A person with knowledge of the deliberations, who requested anonymity,
said the Sept. 28 decision to withdraw the report was made against the
advice of the research service’s economics division, and that Mr.
Hungerford [the study's author] stood by its findings.
What was in the report that terrified Republican Senators so much? In fact, a lot more than reported in the media: "Tax Cuts for the Rich Do Not Spur Economic Growth," Talking Points Memo, September 17; "Tax Cuts for the Rich Cause Income Inequality, Not Economic Growth," Think Progress, September 17; for example.
One major finding is contained in a plot of the top personal income tax rate and real economic growth rates for every year from 1945 to 2010. Contrary to conservative arguments, when the top tax rate was from 70-90+ percent, the country had growth rates averaging 4.2% in the 1950s, but only 1.7% in the 2000s, when the top rate was 35%. Overall, according to Figure 5 of the report, there appears to be no relationship at all between the top tax rate and growth.
It's important to remember, though, that a simple comparison of two variables tells us nothing by itself. It's only when we control for other potential causal factors that we can say whether a relationship does or does not exist between two variables like tax rates and growth. In the report's appendix, the author carries out such a regression analysis, as it's called, and still finds that there is no relationship between the top tax rate and real GDP growth rates.
Moreover, the study takes a look at the ways that lower tax rates are supposed to improve the economy, i.e., by increasing private savings, private investment, and labor productivity growth. In no case does the bivariate analysis (some of which shows higher taxes increasing private savings) or the regression analysis show either the top personal tax rate or the capital gains tax rate having an effect on these intervening drivers of economic growth. This completely undermines the economic arguments for tax cuts as the recipe for a better economy.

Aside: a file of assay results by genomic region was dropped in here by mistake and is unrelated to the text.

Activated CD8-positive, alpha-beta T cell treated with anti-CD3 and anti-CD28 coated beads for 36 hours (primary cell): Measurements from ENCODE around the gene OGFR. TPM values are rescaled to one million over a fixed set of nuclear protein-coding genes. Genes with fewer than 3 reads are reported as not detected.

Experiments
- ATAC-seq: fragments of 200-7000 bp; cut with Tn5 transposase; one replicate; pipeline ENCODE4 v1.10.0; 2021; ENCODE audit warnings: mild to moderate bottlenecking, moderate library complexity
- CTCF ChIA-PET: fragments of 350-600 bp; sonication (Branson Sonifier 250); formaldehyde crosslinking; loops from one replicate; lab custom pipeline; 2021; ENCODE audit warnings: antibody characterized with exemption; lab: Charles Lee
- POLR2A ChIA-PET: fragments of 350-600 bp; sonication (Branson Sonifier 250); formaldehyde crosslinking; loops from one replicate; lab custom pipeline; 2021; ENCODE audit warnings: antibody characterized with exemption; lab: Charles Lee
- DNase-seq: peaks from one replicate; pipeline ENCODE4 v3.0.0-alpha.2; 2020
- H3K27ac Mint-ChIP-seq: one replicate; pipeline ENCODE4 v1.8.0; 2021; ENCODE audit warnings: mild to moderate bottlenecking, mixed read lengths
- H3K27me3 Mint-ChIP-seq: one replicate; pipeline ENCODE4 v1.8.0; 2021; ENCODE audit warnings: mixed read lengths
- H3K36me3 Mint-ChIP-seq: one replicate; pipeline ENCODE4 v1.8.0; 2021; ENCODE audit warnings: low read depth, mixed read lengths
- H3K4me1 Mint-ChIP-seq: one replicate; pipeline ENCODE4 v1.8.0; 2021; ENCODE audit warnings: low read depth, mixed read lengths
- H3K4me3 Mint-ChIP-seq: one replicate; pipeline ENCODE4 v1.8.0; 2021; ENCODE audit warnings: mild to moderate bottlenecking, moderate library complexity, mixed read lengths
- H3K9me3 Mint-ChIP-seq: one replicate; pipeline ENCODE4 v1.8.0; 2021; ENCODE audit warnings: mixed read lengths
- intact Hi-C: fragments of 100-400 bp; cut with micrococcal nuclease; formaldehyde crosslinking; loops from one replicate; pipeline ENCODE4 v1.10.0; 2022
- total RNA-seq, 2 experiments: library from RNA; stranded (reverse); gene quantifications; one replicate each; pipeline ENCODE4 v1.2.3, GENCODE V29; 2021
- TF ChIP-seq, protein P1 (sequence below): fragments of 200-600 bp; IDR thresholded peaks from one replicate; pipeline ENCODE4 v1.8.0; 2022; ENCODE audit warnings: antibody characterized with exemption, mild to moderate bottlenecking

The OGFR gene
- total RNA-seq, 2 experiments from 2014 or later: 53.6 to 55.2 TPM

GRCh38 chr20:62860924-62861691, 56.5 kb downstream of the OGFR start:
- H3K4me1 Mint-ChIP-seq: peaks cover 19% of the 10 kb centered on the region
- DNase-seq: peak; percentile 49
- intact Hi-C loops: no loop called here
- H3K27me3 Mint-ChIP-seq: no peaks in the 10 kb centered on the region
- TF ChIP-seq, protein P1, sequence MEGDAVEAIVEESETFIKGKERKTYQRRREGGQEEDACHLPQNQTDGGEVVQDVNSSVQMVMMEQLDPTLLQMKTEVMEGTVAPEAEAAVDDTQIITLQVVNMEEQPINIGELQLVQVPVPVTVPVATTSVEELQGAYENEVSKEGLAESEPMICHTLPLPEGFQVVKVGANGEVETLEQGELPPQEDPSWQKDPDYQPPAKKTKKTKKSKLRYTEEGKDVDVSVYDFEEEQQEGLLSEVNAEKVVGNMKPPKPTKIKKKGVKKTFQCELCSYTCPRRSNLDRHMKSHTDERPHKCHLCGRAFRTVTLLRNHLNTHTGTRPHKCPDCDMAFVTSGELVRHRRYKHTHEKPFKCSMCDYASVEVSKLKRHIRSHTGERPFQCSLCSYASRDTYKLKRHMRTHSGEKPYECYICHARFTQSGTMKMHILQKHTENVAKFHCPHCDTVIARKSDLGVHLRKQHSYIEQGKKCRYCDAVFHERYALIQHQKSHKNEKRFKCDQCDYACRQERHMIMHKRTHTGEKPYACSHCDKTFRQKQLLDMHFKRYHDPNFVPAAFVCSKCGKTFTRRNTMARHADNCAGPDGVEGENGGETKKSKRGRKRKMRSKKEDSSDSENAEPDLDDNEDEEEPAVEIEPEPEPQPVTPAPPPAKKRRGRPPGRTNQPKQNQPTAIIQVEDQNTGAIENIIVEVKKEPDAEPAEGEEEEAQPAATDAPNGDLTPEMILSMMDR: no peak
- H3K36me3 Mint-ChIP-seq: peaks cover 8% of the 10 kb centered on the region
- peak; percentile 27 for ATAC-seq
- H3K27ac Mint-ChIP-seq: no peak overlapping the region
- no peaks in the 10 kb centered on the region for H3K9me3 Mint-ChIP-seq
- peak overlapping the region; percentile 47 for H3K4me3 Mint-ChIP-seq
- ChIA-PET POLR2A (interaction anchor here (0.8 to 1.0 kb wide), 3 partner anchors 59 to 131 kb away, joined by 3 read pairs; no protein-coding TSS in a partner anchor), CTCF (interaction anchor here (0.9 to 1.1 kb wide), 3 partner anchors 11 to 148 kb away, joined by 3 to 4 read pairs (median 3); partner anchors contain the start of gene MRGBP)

But wait, there's more! The diagram (scatterplot) showing the relationship between the top tax rate and the private savings rate shows that the highest private savings rates since 1945 were achieved when the top marginal rate was 70% (see top left of Figure 3), which comports well with recent calculations of the top optimal tax rate (70% or higher). In fact, when the top bracket was 90%, the rate of private savings as a percentage of potential GDP exceeded the rate when it was 40% or below in every year but one!
The other discomfiting finding for the Republican Senators is that lower top tax rates and lower capital gains tax rates increase income inequality. Not only is this obvious in the scatterplots for the top 0.1% and top 0.01%, it remains true in the regression analyses after controlling for other potential causes of the high income shares of the rich.
Tax cuts, then, don't increase economic growth (the ultimate zombie idea, as Paul Krugman says) but do worsen economic inequality. It may even be the case that high top marginal tax rates increase private savings, with the country's historical postwar maximum savings rates coming at a rate of 70%.
What the suppression of this study amounts to, then, is part of the present-day Republican Party's war on science, arithmetic, and knowledge in general. Unable to refute the findings of the CRS report, they demand its censorship instead. As Jared Bernstein says, this is simply scary: "this type of suppression is wholly inconsistent with democracy." That Congress' non-partisan research arm is going along with this makes it especially chilling.